- Medline Plus: Nuclear ventriculography - http://www.nlm.nih.gov/medlineplus/ency/article/003822.htm
- Medline Plus: Aortic angiography - http://www.nlm.nih.gov/medlineplus/ency/article/003814.htm
- Medline Plus: Swan-Ganz - right heart catheterization - http://www.nlm.nih.gov/medlineplus/ency/article/003870.htm
Additional tests that may be asked in patients with SLE and myositis, cutaneous vasculitis and patients with overlap syndromes:
- Royal College of Pathologists of Australasia: Creatine kinase (CK) - plasma or serum - http://www.rcpamanual.edu.au/sections/pathologytest.asp?s=33&i=492
- Medline Plus: Electromyography - http://www.nlm.nih.gov/medlineplus/ency/article/003929.htm
- Medline Plus: Muscle biopsy - http://www.nlm.nih.gov/medlineplus/ency/article/003924.htm
- Medline Plus: Nerve biopsy - http://www.nlm.nih.gov/medlineplus/ency/article/003928.htm
Additional tests that may be asked in a suspected case of cerebral lupus or new onset generalized seizures:
Royal College of Pathologists of Australasia: Electrolytes - plasma or serum - http://www.rcpamanual.edu.au/sections/pathologytest.asp?s=33&i=500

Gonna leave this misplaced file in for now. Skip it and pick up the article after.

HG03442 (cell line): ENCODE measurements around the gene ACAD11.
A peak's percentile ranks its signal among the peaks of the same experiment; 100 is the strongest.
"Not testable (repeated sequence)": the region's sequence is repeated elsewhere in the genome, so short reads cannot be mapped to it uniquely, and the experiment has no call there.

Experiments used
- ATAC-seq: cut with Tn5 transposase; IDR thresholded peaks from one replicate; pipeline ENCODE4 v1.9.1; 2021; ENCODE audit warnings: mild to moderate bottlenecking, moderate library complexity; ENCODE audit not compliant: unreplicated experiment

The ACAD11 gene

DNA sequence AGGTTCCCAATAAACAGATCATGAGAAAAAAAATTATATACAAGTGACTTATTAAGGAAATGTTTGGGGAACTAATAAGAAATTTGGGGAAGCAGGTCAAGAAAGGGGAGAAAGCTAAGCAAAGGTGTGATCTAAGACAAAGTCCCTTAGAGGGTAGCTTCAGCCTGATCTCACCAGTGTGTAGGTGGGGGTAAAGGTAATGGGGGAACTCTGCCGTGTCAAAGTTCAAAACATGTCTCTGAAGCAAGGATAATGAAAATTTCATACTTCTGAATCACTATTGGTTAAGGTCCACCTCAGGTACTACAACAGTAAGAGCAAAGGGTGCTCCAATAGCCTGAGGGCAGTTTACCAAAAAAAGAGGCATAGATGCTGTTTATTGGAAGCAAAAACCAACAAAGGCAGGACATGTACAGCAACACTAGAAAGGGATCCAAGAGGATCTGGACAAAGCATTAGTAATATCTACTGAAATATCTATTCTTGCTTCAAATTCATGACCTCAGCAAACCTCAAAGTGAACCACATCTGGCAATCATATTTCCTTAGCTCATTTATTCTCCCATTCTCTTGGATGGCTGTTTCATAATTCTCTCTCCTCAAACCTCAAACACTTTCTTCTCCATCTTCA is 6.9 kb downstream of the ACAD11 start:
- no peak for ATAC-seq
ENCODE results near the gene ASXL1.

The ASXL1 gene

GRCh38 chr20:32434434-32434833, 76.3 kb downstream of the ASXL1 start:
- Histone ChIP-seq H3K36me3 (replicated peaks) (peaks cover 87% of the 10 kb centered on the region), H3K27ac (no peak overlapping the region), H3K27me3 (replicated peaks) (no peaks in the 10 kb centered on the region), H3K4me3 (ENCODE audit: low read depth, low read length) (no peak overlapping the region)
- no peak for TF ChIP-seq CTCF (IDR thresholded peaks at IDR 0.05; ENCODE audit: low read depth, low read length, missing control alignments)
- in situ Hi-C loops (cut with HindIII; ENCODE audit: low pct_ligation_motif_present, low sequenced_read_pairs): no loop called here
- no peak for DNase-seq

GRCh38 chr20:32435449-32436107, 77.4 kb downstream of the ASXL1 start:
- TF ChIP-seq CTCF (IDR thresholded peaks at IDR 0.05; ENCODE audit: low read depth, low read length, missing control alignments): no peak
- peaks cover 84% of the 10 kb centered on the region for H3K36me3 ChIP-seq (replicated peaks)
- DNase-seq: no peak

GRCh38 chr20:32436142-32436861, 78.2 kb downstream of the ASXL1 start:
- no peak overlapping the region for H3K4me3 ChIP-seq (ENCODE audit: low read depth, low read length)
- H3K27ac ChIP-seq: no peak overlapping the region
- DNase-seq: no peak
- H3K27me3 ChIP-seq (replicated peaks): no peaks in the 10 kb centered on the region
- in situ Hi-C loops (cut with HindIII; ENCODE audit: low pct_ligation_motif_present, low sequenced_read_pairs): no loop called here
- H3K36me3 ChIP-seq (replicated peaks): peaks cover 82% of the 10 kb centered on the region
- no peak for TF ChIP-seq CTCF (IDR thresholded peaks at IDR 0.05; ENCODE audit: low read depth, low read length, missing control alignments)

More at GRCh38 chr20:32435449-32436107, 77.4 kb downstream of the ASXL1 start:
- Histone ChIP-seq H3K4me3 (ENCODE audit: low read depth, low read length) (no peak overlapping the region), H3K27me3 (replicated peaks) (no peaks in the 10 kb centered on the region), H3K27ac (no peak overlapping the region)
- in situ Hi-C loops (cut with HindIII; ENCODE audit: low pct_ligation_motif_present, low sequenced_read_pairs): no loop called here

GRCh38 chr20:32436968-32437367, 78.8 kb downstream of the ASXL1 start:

Royal College of Pathologists of Australasia: Glucose - plasma, serum, or whole blood - http://www.rcpamanual.edu.au/sections/pathologytest.asp?s=33&i=531
Royal College of Pathologists of Australasia: Calcium - plasma or serum - http://www.rcpamanual.edu.au/sections/pathologytest.asp?s=33&i=424
American Association of Clinical Chemistry: Arterial Blood Gases (ABG's) - http://labtestsonline.org/understanding/analytes/blood_gases/test.html
Lumbar Puncture - http://www.mtio.com/lupus/prolp.htm
ACR Practice Guideline for the Performance and Interpretation of Magnetic Resonance Imaging (MRI) of the Brain - http://www.acr.org/s_acr/bin.asp?TrackID=&SID=1&DID=12250&CID=542&VID=2&DOC=File.PDF
ACR Practice Guideline for the Performance of Paediatric and Adult Body Magnetic Resonance Angiography (MRA) - http://www.acr.org/s_acr/bin.asp?TrackID=&SID=1&DID=22485&CID=546&VID=2&DOC=File.PDF
ACR Practice Guideline for the Performance of Magnetic Resonance Imaging (MRI) of the Adult Spine - http://www.acr.org/s_acr/bin.asp?TrackID=&SID=1&DID=12249&CID=542&VID=2&DOC=File.PDF
Electroencephalography (EEG) - http://www.emedicinehealth.com/electroencephalography_eeg/article_em.htm
Additional tests that may be asked in drug-induced lupus erythematosus (DILE):
- Anti-DNA (Single-Stranded) Antibodies- http://www.labcorp.com/datasets/labcorp/html/chapter/mono/bs001000.htm
- Antihistone antibodies - http://www.labcorp.com/datasets/labcorp/html/chapter/mono/se016000.htm